Posts tagged ‘hosting’

I’ve been hosting my sites on GoDaddy for years, despite everybody saying that they suck and so forth. I’ve even defended them. Their interface is crap, but it’s not terrible once you get used to it. It works well enough. Their shared servers are indeed overloaded, but with a little super-caching they tended to work alright. Their new cloud hosting service is definitely faster.

But if there’s one thing I can not stand, it’s censorship.

I recently discovered that a couple of old posts of mine about decoding code used by hackers were no longer loading up. Everything else worked, but not those posts. I couldn’t even pull them up in the WordPress post editor.

After some trial and error and back and forth, I discovered that any HTTP or FTP request that contains the string “eval(base 64_decode(” or similar variants, is blocked. FTP just stops dead, as does HTTP requests, with a continual spinning loading icon. Apparently they have some form of filtering in the TCP stack somewhere that just stops those connections dead in their tracks.

(BTW, the irony here is thick. GoDaddy’s malicious code scanner was blocking my “Scanning for Malicious Code is Pointless” post.)

GoDaddy… guys, I loved your service in the past, but I have to tell you that this is a *shit* approach to security.

After some tweeting back and forth, I found out from the horse’s mouth that this is intentional and cannot be disabled.

And as much as they’d like to claim this isn’t censorship:

Guys, you’re wrong. It is censorship. I wrote that post content, and they’re refusing to serve it over HTTP. You can spin that any way you like, but GoDaddy hosting is now censoring me.

What’s more, this is a *new* problem. Those posts worked fine when I wrote them. What changed? I dunno. I did move to their 4GH hosting, but nowhere did I see in the documentation that they would be intentionally blocking my content.

Anyway, I’ve worked around the problem for now with a plugin to add spaces to the proper places in my HTML content, thus bypassing their filter. However, in the long run, this will not stand. GoDaddy thinks it’s okay to block my personal content. I disagree with them, and no amount of argument is going to make me change my mind on this topic. Blocking my own content from being served is NOT a security measure.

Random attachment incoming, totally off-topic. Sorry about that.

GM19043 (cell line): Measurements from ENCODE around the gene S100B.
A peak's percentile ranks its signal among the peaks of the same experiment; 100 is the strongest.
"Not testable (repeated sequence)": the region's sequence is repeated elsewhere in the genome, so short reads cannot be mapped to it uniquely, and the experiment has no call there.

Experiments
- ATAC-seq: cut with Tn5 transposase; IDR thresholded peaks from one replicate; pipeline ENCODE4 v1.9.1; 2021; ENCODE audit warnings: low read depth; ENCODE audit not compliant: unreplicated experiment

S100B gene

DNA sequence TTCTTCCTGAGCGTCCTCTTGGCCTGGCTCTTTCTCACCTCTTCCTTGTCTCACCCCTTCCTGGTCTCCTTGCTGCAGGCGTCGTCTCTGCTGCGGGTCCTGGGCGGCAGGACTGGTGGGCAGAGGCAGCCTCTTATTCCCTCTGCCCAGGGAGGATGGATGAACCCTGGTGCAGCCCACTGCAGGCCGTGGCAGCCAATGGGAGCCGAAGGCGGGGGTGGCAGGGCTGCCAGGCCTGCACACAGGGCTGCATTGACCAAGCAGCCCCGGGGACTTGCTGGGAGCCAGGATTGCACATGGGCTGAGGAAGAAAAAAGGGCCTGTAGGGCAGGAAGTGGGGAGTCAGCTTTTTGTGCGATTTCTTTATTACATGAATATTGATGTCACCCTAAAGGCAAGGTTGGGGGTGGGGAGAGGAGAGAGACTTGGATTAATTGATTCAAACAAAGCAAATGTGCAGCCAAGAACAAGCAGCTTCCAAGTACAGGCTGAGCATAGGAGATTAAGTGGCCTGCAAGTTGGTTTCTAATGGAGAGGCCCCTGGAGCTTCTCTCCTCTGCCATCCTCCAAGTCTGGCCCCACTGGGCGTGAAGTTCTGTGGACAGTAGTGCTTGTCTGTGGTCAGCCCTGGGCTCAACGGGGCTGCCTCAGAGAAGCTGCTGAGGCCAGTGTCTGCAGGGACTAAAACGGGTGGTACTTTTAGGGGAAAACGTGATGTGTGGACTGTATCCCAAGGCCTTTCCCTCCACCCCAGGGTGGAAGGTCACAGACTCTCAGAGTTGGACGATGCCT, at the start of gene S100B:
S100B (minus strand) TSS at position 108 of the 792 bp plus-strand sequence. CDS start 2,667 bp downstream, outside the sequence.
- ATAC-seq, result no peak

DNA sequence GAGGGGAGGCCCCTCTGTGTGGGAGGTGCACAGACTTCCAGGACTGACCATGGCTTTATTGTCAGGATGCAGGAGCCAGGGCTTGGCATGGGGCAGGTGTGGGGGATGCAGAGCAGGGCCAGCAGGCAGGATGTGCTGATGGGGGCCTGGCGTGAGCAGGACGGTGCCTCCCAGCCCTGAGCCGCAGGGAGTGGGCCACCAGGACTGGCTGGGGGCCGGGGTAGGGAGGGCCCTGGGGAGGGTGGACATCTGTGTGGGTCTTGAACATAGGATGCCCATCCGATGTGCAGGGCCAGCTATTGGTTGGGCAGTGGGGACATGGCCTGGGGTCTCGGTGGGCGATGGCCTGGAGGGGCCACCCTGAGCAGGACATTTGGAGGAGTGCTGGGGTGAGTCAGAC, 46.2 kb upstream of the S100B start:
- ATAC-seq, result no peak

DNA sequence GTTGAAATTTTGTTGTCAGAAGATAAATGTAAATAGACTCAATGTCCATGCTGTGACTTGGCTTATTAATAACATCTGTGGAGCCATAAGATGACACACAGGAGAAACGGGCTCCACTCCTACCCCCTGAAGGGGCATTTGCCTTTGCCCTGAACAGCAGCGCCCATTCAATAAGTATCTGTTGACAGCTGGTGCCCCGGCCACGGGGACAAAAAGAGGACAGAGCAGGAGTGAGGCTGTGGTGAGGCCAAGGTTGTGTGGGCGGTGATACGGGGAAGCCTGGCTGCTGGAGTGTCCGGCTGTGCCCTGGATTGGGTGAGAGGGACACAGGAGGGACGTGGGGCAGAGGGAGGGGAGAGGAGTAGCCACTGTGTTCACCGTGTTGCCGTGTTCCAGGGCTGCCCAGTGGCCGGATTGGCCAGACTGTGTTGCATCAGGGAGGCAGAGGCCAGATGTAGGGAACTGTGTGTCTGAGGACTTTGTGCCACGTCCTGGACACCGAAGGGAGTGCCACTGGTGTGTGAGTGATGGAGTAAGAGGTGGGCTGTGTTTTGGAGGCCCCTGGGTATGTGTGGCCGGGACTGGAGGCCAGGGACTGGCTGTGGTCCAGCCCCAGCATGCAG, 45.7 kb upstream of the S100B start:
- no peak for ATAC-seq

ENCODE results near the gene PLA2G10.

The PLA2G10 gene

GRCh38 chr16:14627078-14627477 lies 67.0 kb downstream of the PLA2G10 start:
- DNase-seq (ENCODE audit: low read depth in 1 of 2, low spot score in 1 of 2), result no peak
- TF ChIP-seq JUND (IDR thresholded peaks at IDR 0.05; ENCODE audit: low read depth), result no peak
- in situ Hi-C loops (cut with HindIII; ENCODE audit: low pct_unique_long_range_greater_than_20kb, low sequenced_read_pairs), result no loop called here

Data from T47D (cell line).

As you might be able to tell, I’m a bit angry.

Therefore, I am now looking for a new hosting service. Some requirements of mine:

  • Traffic-wise I serve about 6000 page views a day, all told. In terms of total HTTP requests, I’d say somewhere around 30,000 or so.
  • Bandwidth tends to be in the 1.5 GB per day range. So, 50 GB per month, say.
  • Obviously, any form of censorship or technical limitations is unacceptable.
  • SSH access is a must-have.
  • I don’t necessarily need dedicated hosting or virtual dedicated hosting, shared is fine if it can handle it.
  • Speed would be nice. GoDaddy has always sucked in terms of time-to-first-byte. Their cloud hosting made it better, but not great.
  • MySQL Databases. I need at least 10 of them.

So, not too heavy requirements, I’d say.

I’ve heard suggestions for DreamHost in the past, and A Small Orange has always gotten favorable reviews from people I’ve talked to, but what the heck, might as well solicit the opinions of the internets in general, yeah?

Suggestions are happily accepted. If you can provide estimated pricing or links, I’d love to take a look at them. :)

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Recently, a site I frequent went down for an extended period. I waited patiently for it to return (it said it was upgrading). A week later, I hopped on Twitter and asked the author WTF? I learn that the site has been back up for days. Only I, and probably half of the internet, had no idea. Why? DNS. Done wrong, it’s a bitch.

I think there’s an object lesson here.

So, let’s say that you’ve decided that your webhost sucks rocks, and you want to change hosts for your domain from your existing server called junkhost to a much better and new fangled one called goodrack.

How To Do DNS The Wrong Way

(or why the site is currently totally missing from the internet as I see it)

Step 1: Your domain’s nameservers are currently set to dns1.junkhost.com and dns2.junkhost.com.

Step 2: Your new hosting company tells you to set them to dns1.goodrack.com and dns2.goodrack.com. You do so.

Step 3: You wait a day or two or possibly flush your home router’s DNS and voila, your host is now visible to you.

Why this is the wrong way: DNS is a caching system. When I try to lookup the IP address for yoursite, then I don’t ask your nameserver for it. I ask my nameserver for it. My nameserver then asks you, but only if it doesn’t already know.